Meta on Wednesday reported that its quarterly profit more than doubled from last year's figure as it looks ahead at a volatile ad market and lawsuits accusing it of profiting from "children's pain."
"Meta earnings looked pretty good," said independent tech analyst Rob Enderle.
"They have clearly cut back on the bleeding surrounding their metaverse efforts and the company appears to be on a more even keel right now."
The tech giant said it made a profit of $11.6 billion as ad revenue climbed 23 percent to $34 billion when compared to the same period a year earlier.
"We had a good quarter for our community and business," said Meta chief executive Mark Zuckerberg.
The number of people using Facebook monthly rose slightly to 3.05 billion in a year-over-year comparison while monthly active users of Meta's "family" of apps was 3.96 billion in a 7 percent increase from the same quarter in 2022, the company reported.
Meta said it had trimmed costs, with layoffs and other belt-tightening measures started last year providing "greater efficiency."
Meta had suffered a rough 2022 amid a souring economic climate and Apple's data privacy changes, which allowed users to block ad targeting, the pillar of Meta's business.
Meta's vow of austerity on spending brought an unprecedented round of cost-cutting that saw the company lay off tens of thousands of workers since last November.
Meta shares, which closed the formal trading day down, fell more than three percent further in after-hours trades to $289.50.
Chief financial officer Susan Li said during an earnings call that Meta is seeing "volatility" in an ad market that started to soften when the conflict between Israel and Hamas began.
"It's hard for us to attribute demand softness directly to any specific geopolitical event," Li said.
"We have seen broader demand softness follow other regional conflicts in the past, such as in the Ukraine war, so this is something that we're continuing to monitor."
Analyst Enderle maintained that Meta is at risk from lawsuits poised to damage its image and its wallet.
Dozens of US states this week accused Meta of profiting "from children's pain," damaging their mental health and misleading people about the safety of its platforms.
"In seeking to maximize its financial gains, Meta has repeatedly misled the public about the substantial dangers of its Social Media Platforms," argued a joint lawsuit filed in federal court in California.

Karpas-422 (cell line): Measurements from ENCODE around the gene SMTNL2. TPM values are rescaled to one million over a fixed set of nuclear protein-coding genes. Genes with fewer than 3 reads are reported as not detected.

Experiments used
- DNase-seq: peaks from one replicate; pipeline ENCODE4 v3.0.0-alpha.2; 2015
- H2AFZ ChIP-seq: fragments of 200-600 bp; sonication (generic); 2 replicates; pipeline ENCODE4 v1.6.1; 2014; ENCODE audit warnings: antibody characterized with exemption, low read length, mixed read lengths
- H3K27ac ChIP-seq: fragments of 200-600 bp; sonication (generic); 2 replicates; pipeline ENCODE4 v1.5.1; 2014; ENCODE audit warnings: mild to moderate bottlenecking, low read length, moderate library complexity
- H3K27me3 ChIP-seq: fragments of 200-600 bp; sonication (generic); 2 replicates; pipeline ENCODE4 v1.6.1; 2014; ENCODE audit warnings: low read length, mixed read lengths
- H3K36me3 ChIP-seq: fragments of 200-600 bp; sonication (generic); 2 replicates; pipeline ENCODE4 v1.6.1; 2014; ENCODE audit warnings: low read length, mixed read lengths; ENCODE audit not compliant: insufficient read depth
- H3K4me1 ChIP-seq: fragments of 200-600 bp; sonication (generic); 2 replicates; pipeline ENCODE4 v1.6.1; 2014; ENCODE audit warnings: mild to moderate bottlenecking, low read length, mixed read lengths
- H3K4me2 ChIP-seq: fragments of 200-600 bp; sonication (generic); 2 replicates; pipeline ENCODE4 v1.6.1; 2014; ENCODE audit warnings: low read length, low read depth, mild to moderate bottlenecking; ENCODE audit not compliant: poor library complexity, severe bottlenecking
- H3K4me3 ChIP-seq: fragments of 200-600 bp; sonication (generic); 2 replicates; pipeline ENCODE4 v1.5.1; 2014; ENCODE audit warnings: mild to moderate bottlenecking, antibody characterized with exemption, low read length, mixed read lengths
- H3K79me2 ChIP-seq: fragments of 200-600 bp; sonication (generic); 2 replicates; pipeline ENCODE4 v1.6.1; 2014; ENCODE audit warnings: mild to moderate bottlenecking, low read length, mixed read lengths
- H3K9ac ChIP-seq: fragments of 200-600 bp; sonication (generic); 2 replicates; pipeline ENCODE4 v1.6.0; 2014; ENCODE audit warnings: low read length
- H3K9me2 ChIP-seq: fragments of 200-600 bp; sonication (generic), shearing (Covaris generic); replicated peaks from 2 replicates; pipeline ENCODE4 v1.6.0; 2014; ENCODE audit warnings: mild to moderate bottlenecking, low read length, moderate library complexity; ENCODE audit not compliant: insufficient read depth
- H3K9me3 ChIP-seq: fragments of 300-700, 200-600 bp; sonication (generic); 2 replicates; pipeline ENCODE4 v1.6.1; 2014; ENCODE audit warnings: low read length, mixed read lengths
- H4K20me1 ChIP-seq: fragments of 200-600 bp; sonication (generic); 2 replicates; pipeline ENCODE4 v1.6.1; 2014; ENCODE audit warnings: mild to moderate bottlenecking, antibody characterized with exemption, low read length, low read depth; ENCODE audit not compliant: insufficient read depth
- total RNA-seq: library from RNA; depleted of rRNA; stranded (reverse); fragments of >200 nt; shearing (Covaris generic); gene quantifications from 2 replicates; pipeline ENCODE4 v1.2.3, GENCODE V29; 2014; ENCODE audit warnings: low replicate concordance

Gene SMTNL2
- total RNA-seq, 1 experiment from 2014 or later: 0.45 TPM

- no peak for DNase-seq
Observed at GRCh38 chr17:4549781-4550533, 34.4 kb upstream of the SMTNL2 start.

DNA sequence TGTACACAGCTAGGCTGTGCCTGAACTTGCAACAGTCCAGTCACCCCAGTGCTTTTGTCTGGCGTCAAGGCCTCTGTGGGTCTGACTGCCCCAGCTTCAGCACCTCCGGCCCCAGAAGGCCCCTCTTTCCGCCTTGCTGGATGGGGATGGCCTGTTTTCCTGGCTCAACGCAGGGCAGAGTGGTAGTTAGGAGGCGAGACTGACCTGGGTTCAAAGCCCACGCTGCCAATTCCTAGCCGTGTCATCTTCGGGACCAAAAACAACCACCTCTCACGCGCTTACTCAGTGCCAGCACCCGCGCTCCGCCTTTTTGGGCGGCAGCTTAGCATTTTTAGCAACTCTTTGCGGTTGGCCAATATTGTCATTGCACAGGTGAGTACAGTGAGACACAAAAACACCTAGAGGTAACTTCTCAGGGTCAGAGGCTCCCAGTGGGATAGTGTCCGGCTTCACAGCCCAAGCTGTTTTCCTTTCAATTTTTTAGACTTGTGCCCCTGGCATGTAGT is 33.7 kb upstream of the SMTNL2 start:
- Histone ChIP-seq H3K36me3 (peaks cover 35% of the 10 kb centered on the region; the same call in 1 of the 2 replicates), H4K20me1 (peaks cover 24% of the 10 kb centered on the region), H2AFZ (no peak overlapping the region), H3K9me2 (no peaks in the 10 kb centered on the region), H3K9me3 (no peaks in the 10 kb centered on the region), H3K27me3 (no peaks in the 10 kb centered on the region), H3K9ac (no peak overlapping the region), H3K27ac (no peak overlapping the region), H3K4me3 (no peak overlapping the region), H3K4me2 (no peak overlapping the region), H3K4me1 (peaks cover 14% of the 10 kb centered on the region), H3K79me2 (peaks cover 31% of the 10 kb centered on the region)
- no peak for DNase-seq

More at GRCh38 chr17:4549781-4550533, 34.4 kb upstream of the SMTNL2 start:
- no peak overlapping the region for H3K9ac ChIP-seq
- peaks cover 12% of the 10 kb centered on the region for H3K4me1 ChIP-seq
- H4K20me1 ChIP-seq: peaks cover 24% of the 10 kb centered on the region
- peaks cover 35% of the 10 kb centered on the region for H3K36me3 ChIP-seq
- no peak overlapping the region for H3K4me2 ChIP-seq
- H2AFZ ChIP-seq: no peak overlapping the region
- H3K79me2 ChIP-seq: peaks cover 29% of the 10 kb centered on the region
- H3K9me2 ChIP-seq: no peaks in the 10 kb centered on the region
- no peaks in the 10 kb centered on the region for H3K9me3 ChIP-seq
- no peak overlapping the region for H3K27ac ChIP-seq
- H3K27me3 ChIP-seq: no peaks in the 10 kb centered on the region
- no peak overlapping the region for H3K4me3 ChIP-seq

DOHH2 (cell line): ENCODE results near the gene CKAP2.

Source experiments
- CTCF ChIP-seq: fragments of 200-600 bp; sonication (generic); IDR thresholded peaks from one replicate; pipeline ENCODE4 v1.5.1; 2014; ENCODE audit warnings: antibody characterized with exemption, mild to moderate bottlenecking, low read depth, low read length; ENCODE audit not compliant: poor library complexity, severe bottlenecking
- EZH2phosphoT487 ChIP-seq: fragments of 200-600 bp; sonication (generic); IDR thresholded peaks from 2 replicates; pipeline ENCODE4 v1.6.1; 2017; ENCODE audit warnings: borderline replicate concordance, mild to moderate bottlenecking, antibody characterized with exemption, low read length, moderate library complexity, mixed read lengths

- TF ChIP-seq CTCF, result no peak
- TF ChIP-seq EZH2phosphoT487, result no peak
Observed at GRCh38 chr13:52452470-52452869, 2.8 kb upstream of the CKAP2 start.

The states accused Meta of exploiting young users by creating a business model designed to maximize time they spend on the platform despite harm to their health.
In total more than 40 states are suing Meta, though some opted to file in local courts rather than join in the federal case.
Meta said the states were singling it out unfairly instead of working with social media companies to develop universal standards for the whole industry.
"This landmark lawsuit could herald a seismic shift in how social media platforms approach product features and user engagement," said Insider Intelligence principal analyst Jeremy Goldman.
"That said, even as tech stocks face uncertainty, Meta's consistent performance cements its leadership in the digital realm."
Meanwhile, the European Union is seeking details on measures Meta has taken to stop the spread of "illegal content and disinformation" in light of the conflict between Israel and Hamas.
The AI race
The tech giant is putting artificial intelligence into digital assistants and smart glasses as it seeks to gain lost ground in the AI race.
"I'm proud of the work our teams have done to advance AI and mixed reality with the launch of Quest 3, Ray-Ban Meta smart glasses, and our AI studio," Zuckerberg said in the earnings release.
The second-generation Meta Ray-Ban smart glasses made in a partnership with EssilorLuxottica have a starting price of $299.
"Smart glasses are the ideal form factor for you to let AI assistants see what you're seeing and hear what you're hearing," Zuckerberg said.
Meta has taken a more cautious approach than its rivals Microsoft, OpenAI and Google to push out AI products, prioritizing small steps and making its in-house models available to developers and researchers.
"The majority of the world's population will have their first experience of generative artificial intelligence with us," Meta chief technology officer Andrew "Boz" Bosworth told AFP in a recent interview.
Meta recently unveiled AI-infused chatbots with personalities, along with tools for creating images or written content using spoken prompts.
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